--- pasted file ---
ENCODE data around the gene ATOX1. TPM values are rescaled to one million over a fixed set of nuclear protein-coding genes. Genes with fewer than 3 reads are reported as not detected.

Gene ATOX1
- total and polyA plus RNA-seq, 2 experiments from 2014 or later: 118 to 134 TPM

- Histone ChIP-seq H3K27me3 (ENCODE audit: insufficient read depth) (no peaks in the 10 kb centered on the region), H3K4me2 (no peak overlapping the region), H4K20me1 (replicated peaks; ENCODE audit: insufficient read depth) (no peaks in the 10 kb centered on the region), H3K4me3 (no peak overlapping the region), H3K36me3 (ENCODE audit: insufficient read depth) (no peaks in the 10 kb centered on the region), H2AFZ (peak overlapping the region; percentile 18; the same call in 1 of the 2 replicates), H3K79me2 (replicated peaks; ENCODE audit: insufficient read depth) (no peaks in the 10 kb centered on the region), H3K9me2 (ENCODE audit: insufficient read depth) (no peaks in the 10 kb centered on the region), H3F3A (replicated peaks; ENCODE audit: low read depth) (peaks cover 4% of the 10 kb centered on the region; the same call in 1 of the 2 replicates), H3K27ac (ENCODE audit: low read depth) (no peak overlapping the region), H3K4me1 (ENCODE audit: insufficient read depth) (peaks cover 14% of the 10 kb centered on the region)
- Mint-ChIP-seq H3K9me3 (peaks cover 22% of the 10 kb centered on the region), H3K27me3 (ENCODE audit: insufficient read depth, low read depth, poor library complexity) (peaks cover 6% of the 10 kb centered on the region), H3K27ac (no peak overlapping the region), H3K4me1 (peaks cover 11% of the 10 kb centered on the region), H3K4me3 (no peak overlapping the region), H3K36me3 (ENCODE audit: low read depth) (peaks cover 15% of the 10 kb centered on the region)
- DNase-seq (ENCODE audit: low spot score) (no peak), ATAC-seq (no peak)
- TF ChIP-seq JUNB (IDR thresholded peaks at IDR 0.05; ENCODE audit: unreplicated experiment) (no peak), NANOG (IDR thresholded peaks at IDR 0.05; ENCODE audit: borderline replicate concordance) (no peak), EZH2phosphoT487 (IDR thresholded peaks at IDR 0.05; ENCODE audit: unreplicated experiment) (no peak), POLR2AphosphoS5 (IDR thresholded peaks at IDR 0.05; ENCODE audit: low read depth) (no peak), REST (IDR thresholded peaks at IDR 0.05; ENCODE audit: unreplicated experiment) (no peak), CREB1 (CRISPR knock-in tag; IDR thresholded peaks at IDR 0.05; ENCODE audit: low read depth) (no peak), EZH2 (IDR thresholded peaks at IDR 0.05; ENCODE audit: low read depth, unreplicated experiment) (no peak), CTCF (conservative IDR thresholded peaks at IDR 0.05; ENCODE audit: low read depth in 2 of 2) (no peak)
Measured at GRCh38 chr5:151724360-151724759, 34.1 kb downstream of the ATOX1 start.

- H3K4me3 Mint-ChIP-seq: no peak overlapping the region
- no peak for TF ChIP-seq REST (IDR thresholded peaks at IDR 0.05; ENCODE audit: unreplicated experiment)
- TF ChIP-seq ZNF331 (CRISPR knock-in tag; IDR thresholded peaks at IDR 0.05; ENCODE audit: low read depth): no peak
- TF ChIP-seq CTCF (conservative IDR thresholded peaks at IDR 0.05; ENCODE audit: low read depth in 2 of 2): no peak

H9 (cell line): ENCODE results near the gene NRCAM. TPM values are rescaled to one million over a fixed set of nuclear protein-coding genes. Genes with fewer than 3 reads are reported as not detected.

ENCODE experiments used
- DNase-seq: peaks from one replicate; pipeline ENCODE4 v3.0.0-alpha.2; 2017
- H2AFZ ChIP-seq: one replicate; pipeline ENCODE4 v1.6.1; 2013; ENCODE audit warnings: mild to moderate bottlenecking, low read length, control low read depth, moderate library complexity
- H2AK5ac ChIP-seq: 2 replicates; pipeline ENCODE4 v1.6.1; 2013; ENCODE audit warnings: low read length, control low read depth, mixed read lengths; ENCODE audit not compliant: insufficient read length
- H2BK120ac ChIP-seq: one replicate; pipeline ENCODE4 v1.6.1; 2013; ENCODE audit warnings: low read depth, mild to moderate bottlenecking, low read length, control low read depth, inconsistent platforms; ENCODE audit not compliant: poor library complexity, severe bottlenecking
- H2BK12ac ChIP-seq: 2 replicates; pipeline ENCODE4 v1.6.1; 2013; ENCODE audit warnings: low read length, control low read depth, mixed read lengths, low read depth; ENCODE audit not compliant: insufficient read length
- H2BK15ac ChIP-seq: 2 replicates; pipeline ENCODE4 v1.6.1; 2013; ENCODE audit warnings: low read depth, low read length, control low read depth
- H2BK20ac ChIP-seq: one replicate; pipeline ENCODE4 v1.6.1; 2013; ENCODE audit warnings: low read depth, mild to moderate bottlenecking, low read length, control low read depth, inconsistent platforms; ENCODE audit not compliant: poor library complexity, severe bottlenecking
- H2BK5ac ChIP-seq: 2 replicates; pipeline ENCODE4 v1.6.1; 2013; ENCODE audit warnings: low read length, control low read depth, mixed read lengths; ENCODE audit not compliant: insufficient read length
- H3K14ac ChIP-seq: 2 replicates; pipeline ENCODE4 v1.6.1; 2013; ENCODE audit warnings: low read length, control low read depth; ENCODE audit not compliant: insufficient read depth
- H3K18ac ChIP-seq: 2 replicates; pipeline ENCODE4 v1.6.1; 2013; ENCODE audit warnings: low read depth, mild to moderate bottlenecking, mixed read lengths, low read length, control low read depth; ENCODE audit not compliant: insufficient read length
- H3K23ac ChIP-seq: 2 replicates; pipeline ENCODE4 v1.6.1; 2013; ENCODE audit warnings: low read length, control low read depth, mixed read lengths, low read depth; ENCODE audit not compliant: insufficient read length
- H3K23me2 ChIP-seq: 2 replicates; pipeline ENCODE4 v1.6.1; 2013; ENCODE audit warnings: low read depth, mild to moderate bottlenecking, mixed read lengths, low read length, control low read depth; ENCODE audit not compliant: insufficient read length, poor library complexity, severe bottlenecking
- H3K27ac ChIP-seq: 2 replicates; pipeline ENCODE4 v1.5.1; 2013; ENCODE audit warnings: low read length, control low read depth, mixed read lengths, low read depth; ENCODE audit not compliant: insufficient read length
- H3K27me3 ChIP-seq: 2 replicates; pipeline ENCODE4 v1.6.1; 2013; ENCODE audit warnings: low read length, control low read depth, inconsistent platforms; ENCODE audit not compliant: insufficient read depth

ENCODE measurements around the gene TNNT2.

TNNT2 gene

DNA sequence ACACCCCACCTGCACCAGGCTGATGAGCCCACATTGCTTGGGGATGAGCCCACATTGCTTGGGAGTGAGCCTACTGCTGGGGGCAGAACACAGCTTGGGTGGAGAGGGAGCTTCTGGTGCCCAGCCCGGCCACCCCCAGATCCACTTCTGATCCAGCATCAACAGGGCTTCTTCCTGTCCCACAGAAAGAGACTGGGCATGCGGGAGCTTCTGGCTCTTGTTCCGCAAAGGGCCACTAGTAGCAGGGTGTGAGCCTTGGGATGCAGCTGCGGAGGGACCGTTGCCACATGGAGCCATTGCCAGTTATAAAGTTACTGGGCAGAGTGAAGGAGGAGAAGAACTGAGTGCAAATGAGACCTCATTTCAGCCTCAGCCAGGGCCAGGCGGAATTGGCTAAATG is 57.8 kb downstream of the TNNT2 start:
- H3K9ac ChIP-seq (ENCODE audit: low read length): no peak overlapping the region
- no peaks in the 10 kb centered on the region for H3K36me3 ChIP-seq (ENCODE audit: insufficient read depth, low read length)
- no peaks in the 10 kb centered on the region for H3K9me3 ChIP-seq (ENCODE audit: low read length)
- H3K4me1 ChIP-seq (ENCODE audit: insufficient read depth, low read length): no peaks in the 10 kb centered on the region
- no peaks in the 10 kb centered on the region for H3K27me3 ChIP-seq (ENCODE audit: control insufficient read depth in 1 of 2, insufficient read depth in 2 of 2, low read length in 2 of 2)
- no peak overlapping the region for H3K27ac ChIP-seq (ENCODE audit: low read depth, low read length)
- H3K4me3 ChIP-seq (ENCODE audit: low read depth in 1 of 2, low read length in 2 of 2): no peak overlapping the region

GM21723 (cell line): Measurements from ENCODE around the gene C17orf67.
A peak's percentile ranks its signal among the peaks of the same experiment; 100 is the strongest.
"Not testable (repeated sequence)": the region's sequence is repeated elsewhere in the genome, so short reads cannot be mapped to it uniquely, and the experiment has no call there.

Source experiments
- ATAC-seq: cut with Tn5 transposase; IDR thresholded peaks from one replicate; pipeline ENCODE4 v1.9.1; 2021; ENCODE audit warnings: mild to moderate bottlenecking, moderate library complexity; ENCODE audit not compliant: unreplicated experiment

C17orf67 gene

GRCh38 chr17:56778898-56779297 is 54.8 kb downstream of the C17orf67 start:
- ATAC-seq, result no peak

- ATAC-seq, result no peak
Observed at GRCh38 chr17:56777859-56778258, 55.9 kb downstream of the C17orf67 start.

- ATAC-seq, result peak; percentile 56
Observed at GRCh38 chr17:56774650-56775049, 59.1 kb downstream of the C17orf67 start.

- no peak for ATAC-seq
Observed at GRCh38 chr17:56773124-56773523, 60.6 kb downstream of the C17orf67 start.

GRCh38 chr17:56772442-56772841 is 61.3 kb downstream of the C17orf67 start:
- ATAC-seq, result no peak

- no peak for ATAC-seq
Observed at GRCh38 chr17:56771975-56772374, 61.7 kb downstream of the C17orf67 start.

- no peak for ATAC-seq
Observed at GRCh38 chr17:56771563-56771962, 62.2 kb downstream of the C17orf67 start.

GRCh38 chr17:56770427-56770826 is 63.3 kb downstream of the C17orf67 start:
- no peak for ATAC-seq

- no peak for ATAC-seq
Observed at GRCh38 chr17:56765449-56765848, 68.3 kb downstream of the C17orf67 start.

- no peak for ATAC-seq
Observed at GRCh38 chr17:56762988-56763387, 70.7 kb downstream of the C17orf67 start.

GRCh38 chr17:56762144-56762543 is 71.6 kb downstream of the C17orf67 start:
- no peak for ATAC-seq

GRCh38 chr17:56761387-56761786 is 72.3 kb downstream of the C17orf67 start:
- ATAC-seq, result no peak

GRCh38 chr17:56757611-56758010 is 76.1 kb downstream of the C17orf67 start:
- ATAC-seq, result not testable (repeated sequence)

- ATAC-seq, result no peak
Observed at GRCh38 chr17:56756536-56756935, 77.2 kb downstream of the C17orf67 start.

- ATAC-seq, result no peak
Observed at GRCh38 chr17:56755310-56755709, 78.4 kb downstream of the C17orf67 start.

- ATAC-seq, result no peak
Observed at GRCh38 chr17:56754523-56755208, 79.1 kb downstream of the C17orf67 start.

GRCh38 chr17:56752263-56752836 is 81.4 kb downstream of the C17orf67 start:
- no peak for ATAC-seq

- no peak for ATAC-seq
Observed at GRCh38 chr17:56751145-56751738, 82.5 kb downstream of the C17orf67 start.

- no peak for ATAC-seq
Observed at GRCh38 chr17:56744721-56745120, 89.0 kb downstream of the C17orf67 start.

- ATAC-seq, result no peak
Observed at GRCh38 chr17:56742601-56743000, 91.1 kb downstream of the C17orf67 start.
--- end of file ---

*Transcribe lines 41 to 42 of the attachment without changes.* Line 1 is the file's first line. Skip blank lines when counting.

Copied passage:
"Not testable (repeated sequence)": the region's sequence is repeated elsewhere in the genome, so short reads cannot be mapped to it uniquely, and the experiment has no call there.

Source experiments